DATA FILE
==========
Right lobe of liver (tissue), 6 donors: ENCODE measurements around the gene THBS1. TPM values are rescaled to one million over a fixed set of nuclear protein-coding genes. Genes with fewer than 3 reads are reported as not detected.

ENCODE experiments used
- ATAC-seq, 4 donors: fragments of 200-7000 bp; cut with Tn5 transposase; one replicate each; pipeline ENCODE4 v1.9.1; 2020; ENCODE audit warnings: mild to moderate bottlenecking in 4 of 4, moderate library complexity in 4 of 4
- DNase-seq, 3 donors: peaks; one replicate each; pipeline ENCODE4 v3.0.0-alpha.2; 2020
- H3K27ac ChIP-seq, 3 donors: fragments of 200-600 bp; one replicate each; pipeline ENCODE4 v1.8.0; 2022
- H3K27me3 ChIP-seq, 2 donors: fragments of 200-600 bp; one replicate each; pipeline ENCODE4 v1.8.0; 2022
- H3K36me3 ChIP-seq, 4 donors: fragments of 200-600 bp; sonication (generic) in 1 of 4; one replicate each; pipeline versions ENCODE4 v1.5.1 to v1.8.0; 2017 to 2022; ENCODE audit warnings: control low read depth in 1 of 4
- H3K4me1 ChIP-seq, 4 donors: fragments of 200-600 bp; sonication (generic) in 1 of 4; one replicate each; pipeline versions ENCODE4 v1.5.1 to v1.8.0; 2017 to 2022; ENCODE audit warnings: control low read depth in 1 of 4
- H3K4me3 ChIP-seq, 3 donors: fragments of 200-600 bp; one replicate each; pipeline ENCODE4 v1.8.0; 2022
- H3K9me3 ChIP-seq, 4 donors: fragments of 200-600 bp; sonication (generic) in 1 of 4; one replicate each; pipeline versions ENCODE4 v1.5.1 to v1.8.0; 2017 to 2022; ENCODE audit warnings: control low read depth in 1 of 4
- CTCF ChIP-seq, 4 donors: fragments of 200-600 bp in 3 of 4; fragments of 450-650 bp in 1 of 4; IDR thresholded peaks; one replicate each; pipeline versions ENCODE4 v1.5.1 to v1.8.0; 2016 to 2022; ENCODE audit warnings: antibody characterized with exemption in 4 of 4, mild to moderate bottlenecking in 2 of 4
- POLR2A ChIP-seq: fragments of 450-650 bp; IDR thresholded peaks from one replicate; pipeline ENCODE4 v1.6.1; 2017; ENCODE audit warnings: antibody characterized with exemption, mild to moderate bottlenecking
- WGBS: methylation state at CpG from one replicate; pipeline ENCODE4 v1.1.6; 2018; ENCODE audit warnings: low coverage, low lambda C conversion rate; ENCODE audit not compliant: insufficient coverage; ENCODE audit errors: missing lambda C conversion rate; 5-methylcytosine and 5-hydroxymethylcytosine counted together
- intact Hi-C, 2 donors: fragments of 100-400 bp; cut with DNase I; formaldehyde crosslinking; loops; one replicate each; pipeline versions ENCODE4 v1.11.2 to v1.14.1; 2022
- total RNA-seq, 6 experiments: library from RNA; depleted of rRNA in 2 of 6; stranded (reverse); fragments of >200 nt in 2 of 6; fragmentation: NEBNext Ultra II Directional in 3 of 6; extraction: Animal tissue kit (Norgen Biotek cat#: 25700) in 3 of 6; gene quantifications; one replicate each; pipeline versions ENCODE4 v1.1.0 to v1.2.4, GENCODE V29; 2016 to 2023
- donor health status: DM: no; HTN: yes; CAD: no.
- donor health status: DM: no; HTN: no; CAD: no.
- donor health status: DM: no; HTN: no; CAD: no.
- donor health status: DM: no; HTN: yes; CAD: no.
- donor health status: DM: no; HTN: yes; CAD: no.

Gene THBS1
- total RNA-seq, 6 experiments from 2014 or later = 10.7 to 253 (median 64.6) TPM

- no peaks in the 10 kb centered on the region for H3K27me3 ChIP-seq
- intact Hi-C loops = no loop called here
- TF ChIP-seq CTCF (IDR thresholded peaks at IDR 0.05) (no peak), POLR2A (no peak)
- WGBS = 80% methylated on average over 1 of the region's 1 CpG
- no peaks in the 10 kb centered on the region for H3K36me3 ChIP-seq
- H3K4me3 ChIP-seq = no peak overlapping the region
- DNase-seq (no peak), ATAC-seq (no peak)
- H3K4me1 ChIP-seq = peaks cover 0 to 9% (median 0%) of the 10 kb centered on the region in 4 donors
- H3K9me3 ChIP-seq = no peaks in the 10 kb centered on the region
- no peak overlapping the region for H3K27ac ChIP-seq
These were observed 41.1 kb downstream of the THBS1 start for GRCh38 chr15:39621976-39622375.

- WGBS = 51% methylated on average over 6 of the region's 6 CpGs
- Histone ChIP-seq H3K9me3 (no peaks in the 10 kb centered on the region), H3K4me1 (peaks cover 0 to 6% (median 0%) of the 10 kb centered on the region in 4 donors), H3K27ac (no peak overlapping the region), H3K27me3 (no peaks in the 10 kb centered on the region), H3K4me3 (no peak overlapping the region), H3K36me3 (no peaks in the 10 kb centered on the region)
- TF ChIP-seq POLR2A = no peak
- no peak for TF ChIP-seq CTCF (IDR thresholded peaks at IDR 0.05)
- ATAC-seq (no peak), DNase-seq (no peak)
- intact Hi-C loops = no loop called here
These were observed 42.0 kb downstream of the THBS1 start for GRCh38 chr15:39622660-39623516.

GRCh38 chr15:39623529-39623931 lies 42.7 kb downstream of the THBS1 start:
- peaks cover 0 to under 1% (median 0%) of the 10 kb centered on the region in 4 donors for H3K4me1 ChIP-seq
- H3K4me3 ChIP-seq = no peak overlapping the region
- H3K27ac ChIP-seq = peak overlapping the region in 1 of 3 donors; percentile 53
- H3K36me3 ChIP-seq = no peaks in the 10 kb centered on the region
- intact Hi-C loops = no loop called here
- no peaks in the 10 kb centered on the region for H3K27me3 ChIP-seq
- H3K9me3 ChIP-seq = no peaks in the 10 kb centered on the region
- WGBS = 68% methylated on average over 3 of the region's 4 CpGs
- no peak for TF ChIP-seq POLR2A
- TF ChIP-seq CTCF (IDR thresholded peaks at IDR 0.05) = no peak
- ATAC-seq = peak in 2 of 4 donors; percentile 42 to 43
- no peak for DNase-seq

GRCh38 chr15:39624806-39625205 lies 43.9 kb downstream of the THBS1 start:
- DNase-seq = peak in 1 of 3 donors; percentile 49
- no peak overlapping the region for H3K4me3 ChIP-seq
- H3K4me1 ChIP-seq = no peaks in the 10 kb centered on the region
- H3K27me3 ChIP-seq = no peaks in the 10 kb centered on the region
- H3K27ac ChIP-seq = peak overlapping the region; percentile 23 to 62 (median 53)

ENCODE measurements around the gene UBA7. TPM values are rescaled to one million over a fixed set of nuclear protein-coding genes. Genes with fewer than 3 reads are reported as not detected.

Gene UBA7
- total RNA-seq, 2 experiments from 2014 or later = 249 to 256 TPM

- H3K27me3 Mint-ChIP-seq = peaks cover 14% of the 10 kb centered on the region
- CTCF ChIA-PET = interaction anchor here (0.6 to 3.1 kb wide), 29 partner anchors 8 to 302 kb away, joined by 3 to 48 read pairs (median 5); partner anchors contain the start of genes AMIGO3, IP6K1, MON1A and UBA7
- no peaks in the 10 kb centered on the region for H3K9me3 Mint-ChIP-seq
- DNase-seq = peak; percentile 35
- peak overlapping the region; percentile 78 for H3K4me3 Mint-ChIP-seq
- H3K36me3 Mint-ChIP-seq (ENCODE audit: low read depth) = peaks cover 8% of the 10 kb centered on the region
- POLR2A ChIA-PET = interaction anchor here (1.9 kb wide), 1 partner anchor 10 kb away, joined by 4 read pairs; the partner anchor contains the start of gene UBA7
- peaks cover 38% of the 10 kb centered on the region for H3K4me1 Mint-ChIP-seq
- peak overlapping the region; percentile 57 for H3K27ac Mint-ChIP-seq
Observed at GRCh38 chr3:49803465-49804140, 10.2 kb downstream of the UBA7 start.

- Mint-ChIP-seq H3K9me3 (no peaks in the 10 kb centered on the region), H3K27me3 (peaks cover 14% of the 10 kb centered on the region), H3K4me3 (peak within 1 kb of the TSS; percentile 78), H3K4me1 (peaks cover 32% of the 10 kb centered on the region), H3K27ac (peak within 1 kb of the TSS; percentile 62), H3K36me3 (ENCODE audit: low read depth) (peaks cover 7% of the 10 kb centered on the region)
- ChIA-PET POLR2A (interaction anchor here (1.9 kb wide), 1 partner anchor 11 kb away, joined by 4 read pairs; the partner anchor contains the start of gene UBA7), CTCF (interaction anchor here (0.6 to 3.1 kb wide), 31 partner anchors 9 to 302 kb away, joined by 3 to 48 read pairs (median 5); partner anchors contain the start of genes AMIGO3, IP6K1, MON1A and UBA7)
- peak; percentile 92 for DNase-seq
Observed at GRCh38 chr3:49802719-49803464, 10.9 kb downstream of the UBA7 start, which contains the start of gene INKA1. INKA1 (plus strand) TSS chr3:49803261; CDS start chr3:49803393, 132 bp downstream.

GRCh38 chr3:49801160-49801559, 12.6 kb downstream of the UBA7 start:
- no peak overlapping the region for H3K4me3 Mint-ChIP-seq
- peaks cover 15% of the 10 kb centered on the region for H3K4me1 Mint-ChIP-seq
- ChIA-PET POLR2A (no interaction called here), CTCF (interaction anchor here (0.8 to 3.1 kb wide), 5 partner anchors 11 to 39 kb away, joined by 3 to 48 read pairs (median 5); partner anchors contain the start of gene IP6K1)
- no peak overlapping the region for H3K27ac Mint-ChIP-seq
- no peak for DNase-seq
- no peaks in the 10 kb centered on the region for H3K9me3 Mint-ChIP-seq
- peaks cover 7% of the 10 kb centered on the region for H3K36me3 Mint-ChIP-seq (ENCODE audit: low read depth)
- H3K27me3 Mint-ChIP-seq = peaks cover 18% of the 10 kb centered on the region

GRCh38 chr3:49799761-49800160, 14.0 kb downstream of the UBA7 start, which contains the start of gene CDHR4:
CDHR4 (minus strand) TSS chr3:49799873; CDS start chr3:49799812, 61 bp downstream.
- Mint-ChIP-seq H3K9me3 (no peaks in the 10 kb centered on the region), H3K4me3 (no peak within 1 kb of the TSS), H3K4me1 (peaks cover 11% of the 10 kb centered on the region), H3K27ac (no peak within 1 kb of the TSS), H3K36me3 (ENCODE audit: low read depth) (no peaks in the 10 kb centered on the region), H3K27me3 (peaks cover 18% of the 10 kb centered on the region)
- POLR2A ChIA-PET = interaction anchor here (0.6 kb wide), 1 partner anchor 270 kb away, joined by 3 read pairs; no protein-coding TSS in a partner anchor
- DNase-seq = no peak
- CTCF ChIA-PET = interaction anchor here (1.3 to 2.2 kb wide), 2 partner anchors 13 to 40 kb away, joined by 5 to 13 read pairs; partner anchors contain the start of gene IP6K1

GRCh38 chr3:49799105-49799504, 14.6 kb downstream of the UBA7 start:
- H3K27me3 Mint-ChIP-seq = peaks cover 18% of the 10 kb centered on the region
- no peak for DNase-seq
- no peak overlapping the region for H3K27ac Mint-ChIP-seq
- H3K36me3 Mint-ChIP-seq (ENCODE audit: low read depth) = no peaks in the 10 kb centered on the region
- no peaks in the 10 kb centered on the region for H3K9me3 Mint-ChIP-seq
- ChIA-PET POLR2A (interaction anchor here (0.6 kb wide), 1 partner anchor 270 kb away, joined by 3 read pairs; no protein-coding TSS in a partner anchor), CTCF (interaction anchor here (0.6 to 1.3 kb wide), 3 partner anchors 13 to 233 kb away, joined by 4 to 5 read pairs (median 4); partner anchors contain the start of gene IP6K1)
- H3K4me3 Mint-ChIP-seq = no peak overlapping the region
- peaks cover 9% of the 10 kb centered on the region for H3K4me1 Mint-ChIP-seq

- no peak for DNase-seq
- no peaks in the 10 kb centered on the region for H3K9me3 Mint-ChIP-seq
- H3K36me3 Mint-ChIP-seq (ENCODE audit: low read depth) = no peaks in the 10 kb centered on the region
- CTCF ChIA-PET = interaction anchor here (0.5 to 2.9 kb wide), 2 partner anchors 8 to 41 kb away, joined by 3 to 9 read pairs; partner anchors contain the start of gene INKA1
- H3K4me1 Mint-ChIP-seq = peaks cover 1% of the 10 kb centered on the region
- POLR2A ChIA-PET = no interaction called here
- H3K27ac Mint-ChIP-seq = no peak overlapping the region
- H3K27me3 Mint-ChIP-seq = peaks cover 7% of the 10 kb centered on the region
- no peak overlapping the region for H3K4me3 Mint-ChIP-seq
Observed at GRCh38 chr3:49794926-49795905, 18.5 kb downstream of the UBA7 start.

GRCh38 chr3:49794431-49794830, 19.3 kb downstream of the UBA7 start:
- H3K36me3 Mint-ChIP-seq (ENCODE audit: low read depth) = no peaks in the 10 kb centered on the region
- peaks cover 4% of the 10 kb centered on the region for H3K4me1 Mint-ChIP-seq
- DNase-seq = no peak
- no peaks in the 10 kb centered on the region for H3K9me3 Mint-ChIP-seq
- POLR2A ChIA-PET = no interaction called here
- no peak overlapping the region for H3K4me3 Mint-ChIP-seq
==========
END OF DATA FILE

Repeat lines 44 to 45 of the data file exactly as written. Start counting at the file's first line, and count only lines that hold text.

- H3K27ac ChIP-seq = peak overlapping the region in 1 of 3 donors; percentile 53
- H3K36me3 ChIP-seq = no peaks in the 10 kb centered on the region